How to Select Test Automation Tool

Test Automation Tool can play a big role in deciding success as well as effectiveness of Test Automation. Based on the growth in the device and browser matrix, it is not recommended to build test automation framework around a single tool; however, many organizations still continue to do so. It becomes even more important to choose right tool for your automation when test automation solution is built around a specific tool.

Test Automation tool along with its associated components are primarily responsible for communicating with Application Under Test (AUT) and for passing the instructions of test automation scripts to AUT interface (UI or API) and get responses from the AUT interfaces. The tool is also responsible for verification of the AUT responses against expected results, logging of results and report generation. Other than these basic responsibilities, the test automation tool has enhanced features such as keyword driven scripting, robustness against failures / unexpected interrupts, informative dashboard which shows progress of test automation while executing, integration with test management tools, integration with continuous integration tools, etc.

Best way to approach selection of test automation tool is to do an elaborate Proof of Concept (POC) with AUT using the tool. Most complex test scenarios (e.g. boundary conditions, large test data volume scenarios, scenarios involving boundary conditions, etc.) should be put to automation using the tool.

More than one tools must be tried for the POC and the parameters such as

  • Browsers / Devices / OSs Matrix Support
  • Extension Features – Ability to integrate with Industry standard automation frameworks / components
  • Technology Support – Ability to support different programming languages
  • Possible test coverage of AUT
  • Community Support – Extent of available help documentation, active forums / discussions regarding the tool
  • Richness of tool development interface
  • Ability to integrate with (desired) test management tools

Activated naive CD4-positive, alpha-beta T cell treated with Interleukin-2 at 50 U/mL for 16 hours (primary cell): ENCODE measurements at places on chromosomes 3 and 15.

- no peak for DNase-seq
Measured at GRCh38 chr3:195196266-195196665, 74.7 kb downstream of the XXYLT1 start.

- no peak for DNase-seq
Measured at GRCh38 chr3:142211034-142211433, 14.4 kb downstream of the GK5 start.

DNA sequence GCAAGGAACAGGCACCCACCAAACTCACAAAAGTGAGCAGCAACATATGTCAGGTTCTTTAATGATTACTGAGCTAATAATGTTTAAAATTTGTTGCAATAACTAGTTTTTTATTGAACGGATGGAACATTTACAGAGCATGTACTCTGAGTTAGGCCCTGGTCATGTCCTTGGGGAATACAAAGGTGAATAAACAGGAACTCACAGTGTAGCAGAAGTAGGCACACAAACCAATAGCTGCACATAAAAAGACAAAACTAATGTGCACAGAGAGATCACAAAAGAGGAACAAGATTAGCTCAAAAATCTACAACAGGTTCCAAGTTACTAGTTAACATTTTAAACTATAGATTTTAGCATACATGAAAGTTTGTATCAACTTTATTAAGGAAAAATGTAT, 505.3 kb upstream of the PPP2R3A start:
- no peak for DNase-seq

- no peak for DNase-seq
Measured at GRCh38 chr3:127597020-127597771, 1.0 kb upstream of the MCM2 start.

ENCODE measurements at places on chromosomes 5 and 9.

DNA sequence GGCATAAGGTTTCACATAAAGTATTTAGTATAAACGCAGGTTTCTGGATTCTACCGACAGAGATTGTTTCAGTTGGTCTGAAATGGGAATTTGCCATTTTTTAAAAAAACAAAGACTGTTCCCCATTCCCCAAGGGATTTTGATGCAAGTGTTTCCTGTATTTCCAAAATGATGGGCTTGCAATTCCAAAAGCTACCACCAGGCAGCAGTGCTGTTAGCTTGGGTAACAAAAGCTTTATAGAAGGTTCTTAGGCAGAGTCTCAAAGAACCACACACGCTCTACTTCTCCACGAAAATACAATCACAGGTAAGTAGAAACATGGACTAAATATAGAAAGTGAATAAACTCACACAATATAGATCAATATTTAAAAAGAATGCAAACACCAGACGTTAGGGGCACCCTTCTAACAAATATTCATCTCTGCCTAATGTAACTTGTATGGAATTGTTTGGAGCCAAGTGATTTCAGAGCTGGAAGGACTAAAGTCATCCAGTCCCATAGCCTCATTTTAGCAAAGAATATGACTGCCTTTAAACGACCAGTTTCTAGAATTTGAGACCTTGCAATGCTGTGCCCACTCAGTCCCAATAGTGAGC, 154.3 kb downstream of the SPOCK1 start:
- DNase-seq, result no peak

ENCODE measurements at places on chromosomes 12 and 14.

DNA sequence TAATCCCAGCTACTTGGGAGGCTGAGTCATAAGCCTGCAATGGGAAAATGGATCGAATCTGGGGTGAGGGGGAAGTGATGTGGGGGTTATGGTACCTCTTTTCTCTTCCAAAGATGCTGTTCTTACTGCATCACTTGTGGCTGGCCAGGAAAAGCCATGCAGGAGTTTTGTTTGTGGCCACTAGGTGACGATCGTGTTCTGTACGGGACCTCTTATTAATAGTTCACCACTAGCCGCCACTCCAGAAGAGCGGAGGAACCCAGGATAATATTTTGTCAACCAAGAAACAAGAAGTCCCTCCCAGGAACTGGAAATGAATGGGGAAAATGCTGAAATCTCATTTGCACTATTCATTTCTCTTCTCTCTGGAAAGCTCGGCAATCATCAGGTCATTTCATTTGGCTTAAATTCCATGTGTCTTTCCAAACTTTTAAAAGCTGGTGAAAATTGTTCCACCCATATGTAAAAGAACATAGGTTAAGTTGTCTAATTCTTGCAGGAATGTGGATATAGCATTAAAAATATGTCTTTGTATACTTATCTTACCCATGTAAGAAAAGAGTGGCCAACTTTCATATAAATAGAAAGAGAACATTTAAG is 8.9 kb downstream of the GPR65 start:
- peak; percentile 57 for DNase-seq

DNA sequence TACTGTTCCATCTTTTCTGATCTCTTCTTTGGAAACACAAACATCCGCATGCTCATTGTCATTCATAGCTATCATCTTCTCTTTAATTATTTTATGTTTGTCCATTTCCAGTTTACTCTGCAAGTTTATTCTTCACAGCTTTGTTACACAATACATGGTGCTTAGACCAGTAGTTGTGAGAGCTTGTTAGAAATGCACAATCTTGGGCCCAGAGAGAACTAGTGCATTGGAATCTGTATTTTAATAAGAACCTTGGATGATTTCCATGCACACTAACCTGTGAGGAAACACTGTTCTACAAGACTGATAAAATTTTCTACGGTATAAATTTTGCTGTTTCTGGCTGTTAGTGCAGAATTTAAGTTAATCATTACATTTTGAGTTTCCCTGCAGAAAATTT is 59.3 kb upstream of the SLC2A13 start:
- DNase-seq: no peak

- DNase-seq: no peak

• Ability to integrate with (desired) continuous integration tools
  • Licensing mode (SaaS Vs Perpetual Licensing, Node locked Vs. Floating Licenses)

As ever, the IT industry continues to evolve with different technologies and gadgets. Against popular Windows desktop based UI applications of 1990s, distributed web applications are now ubiquitous and eventually will be replaced by applications on small form factor (SFF) devices. Commercial tools with initial focus on UI automation of Windows desktop applications eventually evolved to support Web applications / Web Services and are trying to catch up with UI automation on SFF devices. Many open source / freeware tools and libraries, have become equally popular and successful in addressing test automation needs (e.g. Selenium, Microsoft UI Automation Libraries, White, Sikuli, Appium, Calabash, etc.)

Typical enterprise application under test (AUT) is likely to be comprised of Data layer, Services Layers and User Interface layer. At the data layer one has choices of SQL / NOSQL technologies. For data transport there are choices like XML vs. JSON vs. custom data structures. Also one may choose to hide / expose service (API) layer along with UI layer external users. UI layer itself needs to support leading browsers (IE, Firefox, Safari, Chrome, Opera) and mobile technologies like Android, iOS, Windows Phone, etc.

Most of the applications are likely to support all leading devices as well as browsers. It is going to be difficult for any single tool to be able to keep up with the pace at which this matrix is growing. Hence single tool cannot provide foolproof test automation solution against diverse platforms.

Recommended approach is to separate framework development activity from test automation tool selection activity. Test automation framework should be robust enough to accommodate multiple test automation tools, libraries for different test automation needs (e.g. UI testing, API testing, Volume testing, Performance testing, Vulnerability testing). Each tool selection can then undergo elaborate POC as described above and consequent integration with existing test automation framework.

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